Securing reasonable adjustments with help from a rep

It was only after he sought assistance from a Prospect rep that Malcolm was able to secure reasonable adjustments, which saved him from being forced into retirement.

A scientist with a major UK research council, Malcolm was worried he was being forced into retirement on medical grounds. It felt to him like there had been a prolonged campaign to oust him from his job, despite legislation designed to assist employees like him.

Malcolm has lived with epilepsy since an early age, though generally his condition has been well controlled for many years.

After graduating from Edinburgh University with a degree in geology, he worked as a member of a geological mapping team, a job that he enjoyed and was well suited to.

However, in 2005, he was transferred to a research unit where his job demanded considerable computer programming expertise and data processing knowledge: areas in which he had little experience.

Malcolm struggled with these tasks as a result of the side effects of the medication he takes to control his epilepsy, which impair his judgement and memory.

He was sent on a two-day programming course, which he found insufficient and difficult to manage, only serving to damage further his self-confidence.

He says: “The company expected me to fulfil duties I wasn’t capable of, such as writing computer programs. My line manager knew I struggled with this.”

Consequently, his performance was adversely affected to the extent that colleagues had to help him with or take over tasks with which he was struggling.

After a while his line manager issued him with a written warning, gave him a list of tasks to complete, including programming, and instructed him to write a weekly report on his progress.

This put additional pressure on Malcolm, creating considerable anxiety, as he had to meet deadlines he knew he could not meet. This proved to be counterproductive, creating a vicious cycle in which anxiety undermined his performance and led to increased levels of anxiety.

“Writing the progress report was stressful, because there was no progress to report on. They asked why, but I couldn’t tell them because they weren’t listening to my reports of epilepsy,” he says.

After a disciplinary meeting, Malcolm began to suffer from depression. Eventually, senior management attempted to force him to take retirement on medical grounds.

This fuelled Malcolm’s anxiety – he was only 45 years old. Then, when faced with the prospect of demotion or marking time (in effect, a year-on-year pay cut) he felt that the case was becoming personal and that one manager in particular wanted to get rid of him.

“I had been sent to see an occupational therapist – I think the company was hoping he’d support their plan for my retirement on medical grounds, but he didn’t. He was the one to identify the stress spiral and first suggest that the company make reasonable adjustments.”

‘Things improved quickly after I spoke to my union rep’

Malcolm contacted his local rep and, after another disciplinary meeting, his case was passed on to a Prospect officer.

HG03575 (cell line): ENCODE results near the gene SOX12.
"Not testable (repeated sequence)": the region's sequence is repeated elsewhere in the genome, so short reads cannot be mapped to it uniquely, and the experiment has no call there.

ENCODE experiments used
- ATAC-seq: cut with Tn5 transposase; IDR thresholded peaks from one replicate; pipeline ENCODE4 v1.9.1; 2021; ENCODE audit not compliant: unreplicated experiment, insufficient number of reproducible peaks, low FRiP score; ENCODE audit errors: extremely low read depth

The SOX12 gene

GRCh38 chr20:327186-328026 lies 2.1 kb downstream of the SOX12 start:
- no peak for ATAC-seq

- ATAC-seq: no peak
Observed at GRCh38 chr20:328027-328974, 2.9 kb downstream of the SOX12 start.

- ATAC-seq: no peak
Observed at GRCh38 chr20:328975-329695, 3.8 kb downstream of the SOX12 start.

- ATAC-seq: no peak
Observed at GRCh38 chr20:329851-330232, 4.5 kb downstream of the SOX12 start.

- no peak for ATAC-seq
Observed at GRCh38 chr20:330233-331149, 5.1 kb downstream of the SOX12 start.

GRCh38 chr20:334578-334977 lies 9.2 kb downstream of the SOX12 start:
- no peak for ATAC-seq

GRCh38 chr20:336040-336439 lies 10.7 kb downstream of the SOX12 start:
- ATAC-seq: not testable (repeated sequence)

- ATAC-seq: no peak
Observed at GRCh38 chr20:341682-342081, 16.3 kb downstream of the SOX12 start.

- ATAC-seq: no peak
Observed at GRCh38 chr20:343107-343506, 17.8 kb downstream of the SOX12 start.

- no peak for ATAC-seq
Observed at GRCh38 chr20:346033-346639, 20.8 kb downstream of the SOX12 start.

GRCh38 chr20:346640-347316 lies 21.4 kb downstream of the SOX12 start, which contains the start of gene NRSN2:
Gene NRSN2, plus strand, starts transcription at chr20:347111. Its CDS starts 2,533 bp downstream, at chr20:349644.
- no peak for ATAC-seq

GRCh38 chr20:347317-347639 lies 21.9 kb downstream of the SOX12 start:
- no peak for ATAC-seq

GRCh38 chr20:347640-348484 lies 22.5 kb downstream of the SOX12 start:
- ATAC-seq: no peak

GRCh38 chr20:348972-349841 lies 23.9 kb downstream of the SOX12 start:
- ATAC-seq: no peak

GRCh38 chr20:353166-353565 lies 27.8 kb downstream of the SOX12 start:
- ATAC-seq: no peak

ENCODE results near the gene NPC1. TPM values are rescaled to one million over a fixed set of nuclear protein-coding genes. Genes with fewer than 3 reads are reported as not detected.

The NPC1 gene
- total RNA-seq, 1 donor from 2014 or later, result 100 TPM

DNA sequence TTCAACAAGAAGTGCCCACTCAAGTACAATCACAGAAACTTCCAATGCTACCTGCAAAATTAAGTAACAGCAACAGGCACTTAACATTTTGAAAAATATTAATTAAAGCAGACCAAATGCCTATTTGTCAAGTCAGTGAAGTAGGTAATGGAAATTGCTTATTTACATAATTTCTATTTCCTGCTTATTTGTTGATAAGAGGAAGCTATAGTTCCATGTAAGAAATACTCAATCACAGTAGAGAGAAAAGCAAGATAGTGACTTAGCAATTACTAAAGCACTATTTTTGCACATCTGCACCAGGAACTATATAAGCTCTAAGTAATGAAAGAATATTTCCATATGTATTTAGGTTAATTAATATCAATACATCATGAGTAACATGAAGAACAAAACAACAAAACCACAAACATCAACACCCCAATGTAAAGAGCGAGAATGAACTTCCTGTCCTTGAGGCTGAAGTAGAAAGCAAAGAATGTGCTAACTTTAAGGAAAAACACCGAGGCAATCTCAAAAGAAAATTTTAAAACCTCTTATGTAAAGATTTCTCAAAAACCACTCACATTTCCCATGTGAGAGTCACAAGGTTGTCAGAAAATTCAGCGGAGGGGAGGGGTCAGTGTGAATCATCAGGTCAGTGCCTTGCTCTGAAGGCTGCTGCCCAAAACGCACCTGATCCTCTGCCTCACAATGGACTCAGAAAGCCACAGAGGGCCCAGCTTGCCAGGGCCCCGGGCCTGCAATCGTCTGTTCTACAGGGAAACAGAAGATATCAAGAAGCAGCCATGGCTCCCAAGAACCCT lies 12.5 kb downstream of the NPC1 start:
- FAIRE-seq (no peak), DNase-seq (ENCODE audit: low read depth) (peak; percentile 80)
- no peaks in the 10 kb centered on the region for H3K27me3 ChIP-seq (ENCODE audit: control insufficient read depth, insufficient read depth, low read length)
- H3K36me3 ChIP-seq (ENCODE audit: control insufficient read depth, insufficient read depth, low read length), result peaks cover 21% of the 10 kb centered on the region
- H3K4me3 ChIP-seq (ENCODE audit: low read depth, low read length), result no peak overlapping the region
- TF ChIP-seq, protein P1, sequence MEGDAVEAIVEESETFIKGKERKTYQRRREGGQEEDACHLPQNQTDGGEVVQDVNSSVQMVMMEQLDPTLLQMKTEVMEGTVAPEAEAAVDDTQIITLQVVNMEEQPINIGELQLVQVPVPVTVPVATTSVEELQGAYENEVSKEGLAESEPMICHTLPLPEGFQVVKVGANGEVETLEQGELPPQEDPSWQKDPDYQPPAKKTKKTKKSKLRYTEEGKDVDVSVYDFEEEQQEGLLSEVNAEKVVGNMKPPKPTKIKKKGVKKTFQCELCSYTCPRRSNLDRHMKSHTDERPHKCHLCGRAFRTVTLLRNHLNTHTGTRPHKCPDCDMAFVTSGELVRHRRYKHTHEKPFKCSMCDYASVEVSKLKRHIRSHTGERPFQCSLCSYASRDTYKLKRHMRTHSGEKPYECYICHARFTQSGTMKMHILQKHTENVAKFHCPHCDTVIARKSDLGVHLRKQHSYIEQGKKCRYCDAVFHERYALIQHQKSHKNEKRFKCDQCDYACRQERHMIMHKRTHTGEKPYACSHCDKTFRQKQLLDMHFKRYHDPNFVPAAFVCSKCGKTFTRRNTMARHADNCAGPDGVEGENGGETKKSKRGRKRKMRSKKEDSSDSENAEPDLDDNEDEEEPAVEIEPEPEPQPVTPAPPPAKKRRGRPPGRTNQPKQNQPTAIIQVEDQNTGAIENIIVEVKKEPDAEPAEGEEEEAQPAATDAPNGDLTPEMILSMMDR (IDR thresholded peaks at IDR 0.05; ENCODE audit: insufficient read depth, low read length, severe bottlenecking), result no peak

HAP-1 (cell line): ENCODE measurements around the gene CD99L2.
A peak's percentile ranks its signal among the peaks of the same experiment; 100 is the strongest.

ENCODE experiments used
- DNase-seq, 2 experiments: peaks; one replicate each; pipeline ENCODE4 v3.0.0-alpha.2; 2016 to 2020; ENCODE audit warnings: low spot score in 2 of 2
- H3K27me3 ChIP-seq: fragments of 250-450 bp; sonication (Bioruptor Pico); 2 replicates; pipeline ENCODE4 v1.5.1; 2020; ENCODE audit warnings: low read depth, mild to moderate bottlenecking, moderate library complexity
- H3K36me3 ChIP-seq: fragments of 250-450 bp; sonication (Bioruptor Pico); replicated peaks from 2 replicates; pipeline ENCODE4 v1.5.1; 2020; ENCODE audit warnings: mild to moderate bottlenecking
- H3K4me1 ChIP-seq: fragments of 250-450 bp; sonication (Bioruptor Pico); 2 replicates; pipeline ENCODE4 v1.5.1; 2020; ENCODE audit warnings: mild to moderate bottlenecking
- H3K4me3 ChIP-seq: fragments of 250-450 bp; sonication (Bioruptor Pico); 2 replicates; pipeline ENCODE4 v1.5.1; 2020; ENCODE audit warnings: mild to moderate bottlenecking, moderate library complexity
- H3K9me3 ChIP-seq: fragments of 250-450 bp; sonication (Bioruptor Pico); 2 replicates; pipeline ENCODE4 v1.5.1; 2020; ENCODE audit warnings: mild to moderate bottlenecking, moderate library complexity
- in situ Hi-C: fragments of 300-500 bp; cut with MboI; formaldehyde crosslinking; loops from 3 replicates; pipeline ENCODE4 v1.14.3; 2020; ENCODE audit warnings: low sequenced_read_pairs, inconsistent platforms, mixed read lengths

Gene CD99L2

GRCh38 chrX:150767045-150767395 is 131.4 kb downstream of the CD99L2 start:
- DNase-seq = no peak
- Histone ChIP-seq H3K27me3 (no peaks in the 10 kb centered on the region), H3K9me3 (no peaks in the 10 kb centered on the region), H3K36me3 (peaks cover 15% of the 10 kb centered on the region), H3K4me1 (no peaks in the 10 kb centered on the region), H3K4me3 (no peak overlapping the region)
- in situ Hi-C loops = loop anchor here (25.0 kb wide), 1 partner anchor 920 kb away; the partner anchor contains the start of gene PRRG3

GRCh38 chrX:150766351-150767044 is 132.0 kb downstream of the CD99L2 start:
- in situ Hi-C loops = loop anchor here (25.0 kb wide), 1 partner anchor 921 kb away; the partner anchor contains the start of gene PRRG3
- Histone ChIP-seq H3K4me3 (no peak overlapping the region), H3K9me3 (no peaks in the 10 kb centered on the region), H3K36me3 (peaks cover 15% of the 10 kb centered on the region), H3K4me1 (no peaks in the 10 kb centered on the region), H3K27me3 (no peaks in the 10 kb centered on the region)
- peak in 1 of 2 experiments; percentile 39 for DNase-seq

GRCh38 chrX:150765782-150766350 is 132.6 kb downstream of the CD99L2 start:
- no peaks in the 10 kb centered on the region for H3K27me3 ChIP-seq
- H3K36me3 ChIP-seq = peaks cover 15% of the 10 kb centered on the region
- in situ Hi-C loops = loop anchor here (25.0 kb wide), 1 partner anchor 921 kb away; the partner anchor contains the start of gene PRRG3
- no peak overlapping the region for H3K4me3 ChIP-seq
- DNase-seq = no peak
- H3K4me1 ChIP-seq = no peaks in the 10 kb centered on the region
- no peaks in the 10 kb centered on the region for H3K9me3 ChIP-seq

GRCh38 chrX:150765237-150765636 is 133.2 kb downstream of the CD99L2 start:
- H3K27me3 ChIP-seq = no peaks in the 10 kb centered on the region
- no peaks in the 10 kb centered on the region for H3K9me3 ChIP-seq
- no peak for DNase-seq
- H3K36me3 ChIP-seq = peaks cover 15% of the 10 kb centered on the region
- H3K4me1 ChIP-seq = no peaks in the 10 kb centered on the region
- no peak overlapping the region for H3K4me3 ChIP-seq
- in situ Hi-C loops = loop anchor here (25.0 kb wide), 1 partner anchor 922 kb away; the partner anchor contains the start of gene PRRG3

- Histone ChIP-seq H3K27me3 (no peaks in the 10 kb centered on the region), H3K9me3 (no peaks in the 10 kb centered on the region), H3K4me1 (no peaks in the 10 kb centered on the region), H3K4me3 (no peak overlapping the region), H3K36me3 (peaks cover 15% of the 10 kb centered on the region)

“It was only then that I felt I had someone speaking for me. For a year, it had been me against the system,” Malcolm says. “The rep knew the procedures to follow, who to contact and what to do.”

The union argued that the employer had ignored the Disability Discrimination Act (now part of the Equality Act 2010) by not making reasonable adjustments and threatened to take the case “to the wire”.

After meetings with Malcolm’s managers, Prospect was able to ensure he was transferred into a role that did not involve programming. The previous pressure to meet tight deadlines was also reduced. Malcolm did not suffer any loss of grading or have to face the prospect of marking time, as had been previously proposed.

Malcolm says: “Things happened quickly after the meeting I had with a Prospect rep present. The company found a role for me, as if by magic. I still do computing, but it’s simpler and a job I do well. But it took a while to get used to not being under that continuous pressure all the time.”

As a result of Prospect’s intervention, which forced management to look at their responsibilities properly, Malcolm’s obvious skills in this post have earned him recognition as well as a bonus.

He has since become a Prospect rep to help other members struggling with issues at work.

When asked what advice he would give other members in similar situations, Malcolm says: “Contact your rep. If they can’t deal with your case, they will pass it on and action will be taken on your behalf.

“Now, when I am given a new task, I ask for it to be explained to me and written down so that I can refer to it. And I have a great relationship with my line manager.

“The organisation has turned around. It now has a diversity committee, on which I sit as a union representative. It is very good about making reasonable adjustments now. For example, employees on my floor have been given special chairs, keyboards and even lighting.

“The situation has gone from one where I was unsure about having a job in three weeks’ time to one in which I feel like I work for a good employer.”

Read more

The business case for reasonable adjustments
How line managers can help neurodivergent staff